A spokesman to the Philippine president reported that in the wake of the maritime incursion, he has expressed “concern” to China’s ambassador. The incident at Whitsun Reef, which saw around 220 vessels moor within Manila’s exclusive economic zone, created an international outcry, with many people throwing criticism at Beijing for the “swarming and threatening presence”.
President Rodrigo Duterte’s spokesman, Harry Roque, said on Thursday: “The president said we are really concerned.
“Any country will be concerned with that number of ships.”
In response, the Philippine foreign ministry said it infringed upon “Philippine sovereignty.”
Philippine defence officials issued a demand for the vessels to leave on Thursday but, despite the warning, 183 remain moored to the reef.
US-based technology company, Simularity, which analyses satellite data, documented that, although the news was only recently reported, the vessels have been aggregating in the region since last year.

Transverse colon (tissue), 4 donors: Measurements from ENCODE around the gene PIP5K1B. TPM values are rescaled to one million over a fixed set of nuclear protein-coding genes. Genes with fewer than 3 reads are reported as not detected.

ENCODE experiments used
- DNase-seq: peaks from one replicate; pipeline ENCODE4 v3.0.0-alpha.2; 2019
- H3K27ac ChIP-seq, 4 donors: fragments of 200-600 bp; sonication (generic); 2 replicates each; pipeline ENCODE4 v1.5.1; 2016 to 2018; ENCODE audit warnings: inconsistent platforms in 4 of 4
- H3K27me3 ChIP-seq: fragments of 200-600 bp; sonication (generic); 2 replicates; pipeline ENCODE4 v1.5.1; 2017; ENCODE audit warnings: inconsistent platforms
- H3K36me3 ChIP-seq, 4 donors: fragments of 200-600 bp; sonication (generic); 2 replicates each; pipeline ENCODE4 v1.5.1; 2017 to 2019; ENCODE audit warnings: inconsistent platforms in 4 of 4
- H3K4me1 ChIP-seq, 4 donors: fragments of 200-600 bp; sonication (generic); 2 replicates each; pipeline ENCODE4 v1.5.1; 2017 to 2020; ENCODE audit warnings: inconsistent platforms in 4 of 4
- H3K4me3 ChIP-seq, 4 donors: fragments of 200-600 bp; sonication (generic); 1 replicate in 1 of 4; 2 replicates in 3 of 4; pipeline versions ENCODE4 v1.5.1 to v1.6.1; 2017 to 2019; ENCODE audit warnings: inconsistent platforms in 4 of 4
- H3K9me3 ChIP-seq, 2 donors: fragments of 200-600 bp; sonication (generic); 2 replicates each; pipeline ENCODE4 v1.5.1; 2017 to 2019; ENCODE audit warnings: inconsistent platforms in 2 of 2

Simularity said it reported “mooring, arriving and departing at Whitsun Reef since mid-December 2020.”
China’s embassy in Manila rejected allegations that the vessels were “creating an atmosphere of instability” and insisted they are fishing vessels merely taking shelter from rough seas.
Simularity reported that, with the current configuration, “fishing is impossible.”
READ MORE: Philippines outraged over ‘threatening presence’ of Chinese ships
China has claimed more than 90 percent of the resource-rich region as part of its One-China policy and has been working on several construction projects throughout the region.